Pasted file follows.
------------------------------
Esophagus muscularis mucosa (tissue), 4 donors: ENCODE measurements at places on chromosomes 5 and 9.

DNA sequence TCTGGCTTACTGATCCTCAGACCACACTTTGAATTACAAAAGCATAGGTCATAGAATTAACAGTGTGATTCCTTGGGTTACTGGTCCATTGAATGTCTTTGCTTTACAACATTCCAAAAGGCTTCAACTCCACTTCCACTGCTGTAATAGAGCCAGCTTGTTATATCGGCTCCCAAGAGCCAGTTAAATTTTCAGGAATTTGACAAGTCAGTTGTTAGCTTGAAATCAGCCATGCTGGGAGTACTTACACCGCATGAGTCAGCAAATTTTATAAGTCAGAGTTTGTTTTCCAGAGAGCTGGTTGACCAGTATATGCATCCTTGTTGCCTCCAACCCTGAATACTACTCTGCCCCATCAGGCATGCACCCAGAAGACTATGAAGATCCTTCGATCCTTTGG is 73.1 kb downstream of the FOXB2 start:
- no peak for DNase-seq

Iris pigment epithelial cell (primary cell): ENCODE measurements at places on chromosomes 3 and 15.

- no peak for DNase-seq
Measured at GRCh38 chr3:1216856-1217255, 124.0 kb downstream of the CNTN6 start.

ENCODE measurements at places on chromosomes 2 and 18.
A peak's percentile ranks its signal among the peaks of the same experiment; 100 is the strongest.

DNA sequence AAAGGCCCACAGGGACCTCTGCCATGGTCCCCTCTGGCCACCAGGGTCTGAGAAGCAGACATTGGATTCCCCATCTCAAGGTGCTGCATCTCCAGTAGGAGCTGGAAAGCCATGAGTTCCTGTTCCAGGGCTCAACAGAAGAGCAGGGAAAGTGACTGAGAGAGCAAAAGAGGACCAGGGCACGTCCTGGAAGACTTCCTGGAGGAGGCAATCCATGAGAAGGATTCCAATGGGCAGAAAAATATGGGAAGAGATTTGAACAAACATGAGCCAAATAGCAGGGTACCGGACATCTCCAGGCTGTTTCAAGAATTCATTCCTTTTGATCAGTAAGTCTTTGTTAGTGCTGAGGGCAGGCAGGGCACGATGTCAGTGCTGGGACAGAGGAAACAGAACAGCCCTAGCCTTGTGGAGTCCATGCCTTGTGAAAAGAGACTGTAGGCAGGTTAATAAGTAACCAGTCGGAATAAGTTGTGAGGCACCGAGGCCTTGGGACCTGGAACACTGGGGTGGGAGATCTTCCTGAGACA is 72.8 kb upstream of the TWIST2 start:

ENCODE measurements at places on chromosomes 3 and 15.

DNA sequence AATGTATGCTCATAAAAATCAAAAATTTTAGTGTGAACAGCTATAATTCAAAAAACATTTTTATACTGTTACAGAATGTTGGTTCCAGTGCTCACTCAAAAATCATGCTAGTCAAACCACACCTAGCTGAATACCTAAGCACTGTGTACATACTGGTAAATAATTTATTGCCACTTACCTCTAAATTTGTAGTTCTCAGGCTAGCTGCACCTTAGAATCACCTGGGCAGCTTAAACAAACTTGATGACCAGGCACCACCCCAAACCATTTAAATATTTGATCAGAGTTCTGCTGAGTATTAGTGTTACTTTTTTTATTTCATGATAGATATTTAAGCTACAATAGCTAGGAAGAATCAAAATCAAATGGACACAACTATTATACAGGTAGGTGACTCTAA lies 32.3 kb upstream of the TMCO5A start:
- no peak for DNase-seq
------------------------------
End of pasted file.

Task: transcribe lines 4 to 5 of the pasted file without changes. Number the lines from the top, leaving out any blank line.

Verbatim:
Iris pigment epithelial cell (primary cell): ENCODE measurements at places on chromosomes 3 and 15.

- no peak for DNase-seq